Australian basketball legend Andrew Gaze has condemned the behaviour of AFL footballers during Sunday evening’s Brownlow Medal, claiming the excessive alcohol consumption set a poor example for children.
During the end-of-season ceremony at Crown Casino, AFL chief executive Gillon McLachlan was forced to repeatedly ask the rowdy attendees to quieten down so he could continue the count.
Some footballers were seen downing drinks when cameras panned in their direction, which Gaze believed sent the wrong message to the sport’s younger fans.
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“I understand that I’m at that demographic now where you can get a little oversensitive to stuff that’s not that significant,” he told SEN’s The Run Home on Monday.
“It’s the end of the season, I get it. Players are finished, they’ve worked their tails off for a long period of time, they need to be able to unwind and have a good time.
“I just felt a little, and this is the dad in me, a little uncomfortable with the drinking, like it was some kind of game they were playing – ‘Scull a beer when you get a vote and chuck the black glasses on’.
“What it does is it normalises behaviour that I think is not a good message for kids.
“We’re in school holidays and there’s a lot of kids watching it. Again, in the big scheme of things, I’m sure most of the people there were very well behaved, but it is still a look that is being presented by heroes (to kids).
“You hear Patrick Cripps talking about how he looked up to (Ben Cousins and Chris Judd on Brownlow night).
“To see some of those guys that young kids idolise sculling beers – they’re having a good time and I understand that … I just think if there was a way in which the players could enjoy themselves, and have a little in excess, but in front of the camera – drinking responsibly should be part of what they do.”
Carlton midfielder Patrick Cripps won the 2022 Brownlow Medal in the most nailbiting finish to a vote count in recent memory.
The Blues skipper was one of the favourites to win the AFL’s highest individual accolade, but the lead changed countless times during a thrilling ceremony in Melbourne.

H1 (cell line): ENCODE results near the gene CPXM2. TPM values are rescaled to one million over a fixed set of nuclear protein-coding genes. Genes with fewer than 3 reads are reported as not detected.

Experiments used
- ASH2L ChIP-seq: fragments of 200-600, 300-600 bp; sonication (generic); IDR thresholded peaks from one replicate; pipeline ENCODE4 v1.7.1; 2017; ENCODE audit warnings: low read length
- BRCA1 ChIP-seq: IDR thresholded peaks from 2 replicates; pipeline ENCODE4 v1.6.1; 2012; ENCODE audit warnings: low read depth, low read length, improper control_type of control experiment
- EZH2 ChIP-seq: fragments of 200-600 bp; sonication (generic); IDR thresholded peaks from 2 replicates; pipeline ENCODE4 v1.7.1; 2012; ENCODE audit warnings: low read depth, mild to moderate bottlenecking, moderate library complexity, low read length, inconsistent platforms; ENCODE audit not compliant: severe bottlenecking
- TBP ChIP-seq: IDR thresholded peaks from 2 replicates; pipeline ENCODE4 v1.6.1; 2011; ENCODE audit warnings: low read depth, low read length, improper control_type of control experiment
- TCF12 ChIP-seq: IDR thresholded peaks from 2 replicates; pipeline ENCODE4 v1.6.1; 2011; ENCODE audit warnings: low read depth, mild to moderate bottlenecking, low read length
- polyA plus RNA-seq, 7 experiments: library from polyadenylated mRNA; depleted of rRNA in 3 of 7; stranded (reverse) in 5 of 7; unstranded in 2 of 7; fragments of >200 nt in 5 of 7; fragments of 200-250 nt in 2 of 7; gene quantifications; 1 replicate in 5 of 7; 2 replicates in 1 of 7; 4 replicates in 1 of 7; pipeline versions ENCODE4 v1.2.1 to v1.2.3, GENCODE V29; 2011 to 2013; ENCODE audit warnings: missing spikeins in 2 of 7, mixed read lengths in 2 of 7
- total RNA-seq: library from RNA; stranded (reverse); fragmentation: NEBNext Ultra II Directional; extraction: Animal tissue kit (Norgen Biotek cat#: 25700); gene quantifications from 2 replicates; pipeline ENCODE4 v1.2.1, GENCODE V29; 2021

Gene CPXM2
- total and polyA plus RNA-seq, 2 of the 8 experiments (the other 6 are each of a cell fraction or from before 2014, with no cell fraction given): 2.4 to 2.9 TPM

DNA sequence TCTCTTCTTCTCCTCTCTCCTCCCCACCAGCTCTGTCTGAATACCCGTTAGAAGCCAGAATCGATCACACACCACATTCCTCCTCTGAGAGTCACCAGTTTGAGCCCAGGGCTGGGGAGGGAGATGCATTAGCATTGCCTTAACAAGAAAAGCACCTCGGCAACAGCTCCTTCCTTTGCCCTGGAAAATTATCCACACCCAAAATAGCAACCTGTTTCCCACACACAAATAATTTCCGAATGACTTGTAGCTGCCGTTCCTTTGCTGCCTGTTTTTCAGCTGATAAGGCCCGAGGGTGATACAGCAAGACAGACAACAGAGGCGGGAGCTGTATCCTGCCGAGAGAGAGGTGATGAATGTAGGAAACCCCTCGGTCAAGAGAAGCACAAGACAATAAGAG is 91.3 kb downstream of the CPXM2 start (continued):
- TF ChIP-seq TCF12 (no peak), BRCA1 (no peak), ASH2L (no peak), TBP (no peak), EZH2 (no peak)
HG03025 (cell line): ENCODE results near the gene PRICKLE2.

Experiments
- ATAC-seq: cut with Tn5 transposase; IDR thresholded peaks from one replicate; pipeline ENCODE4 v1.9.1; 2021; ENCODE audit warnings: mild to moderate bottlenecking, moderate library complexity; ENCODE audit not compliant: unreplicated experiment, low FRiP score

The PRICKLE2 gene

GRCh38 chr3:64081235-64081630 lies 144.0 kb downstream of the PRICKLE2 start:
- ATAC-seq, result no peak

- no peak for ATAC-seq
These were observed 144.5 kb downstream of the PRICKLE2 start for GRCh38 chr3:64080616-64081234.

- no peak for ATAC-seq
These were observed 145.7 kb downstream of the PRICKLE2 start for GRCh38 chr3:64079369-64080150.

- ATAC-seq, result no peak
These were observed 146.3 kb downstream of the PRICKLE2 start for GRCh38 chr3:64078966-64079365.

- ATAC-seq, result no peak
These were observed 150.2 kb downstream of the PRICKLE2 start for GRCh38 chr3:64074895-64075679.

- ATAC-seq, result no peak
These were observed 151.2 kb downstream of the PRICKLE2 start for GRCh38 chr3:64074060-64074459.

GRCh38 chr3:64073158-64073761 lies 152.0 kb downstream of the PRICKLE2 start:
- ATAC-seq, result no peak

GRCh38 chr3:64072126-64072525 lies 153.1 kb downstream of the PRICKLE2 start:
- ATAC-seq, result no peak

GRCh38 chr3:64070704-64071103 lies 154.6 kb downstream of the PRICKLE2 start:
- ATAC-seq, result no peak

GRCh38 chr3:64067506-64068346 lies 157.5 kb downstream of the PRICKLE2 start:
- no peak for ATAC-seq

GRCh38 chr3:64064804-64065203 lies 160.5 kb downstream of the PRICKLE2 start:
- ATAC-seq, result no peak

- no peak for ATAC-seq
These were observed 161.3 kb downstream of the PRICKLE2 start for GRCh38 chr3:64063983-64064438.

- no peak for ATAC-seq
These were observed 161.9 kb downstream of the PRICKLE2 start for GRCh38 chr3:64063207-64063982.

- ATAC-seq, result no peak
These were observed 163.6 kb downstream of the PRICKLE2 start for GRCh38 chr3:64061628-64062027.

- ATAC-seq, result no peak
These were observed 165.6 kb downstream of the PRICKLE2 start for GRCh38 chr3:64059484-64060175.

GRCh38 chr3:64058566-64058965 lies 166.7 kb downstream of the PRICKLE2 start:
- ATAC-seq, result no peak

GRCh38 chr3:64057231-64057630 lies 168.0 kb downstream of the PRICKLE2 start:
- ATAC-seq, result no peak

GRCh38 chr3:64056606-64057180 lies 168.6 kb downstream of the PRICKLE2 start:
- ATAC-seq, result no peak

Cripps recovered from early disappointments to move to the top of the leaderboard halfway through the count and was tied with Brisbane’s Lachie Neale and Melbourne’s Clayton Oliver on 16 votes after Round 10.
It was a topsy-turvy vote count that went right down to the final round, with Neale and Gold Coast’s Touk Miller tied on 27 votes with one round remaining.
But there was one final twist as Cripps received the maximum three votes to take the lead on 29 votes in the very last game of the AFL season — Carlton’s one point loss to Collingwood that crushed the Blues’ hopes of making finals.
He finished one vote ahead of Neale and two clear of Miller in the closest Brownlow count in years. Cripps is the first Carlton player to win the Brownlow since Chris Judd in 2010.
Cripps can thank Carlton’s lawyer, who managed to successfully appeal a two-game suspension in a marathon hearing, allowing him to play the last two games of the season and win the Brownlow.
The 27-year-old’s defence counsel Chris Townshend QC became a central figure in Brownlow Medal conversations on social media as fans revisited the controversial ruling that allowed Cripps to avoid suspension and remain eligible to win the league’s top individual award.
The AFL appeals board last month overturned a tribunal’s decision to issue a two-match ban for Cripps’ bump on Brisbane’s Callum Ah Chee, who was concussed in the incident.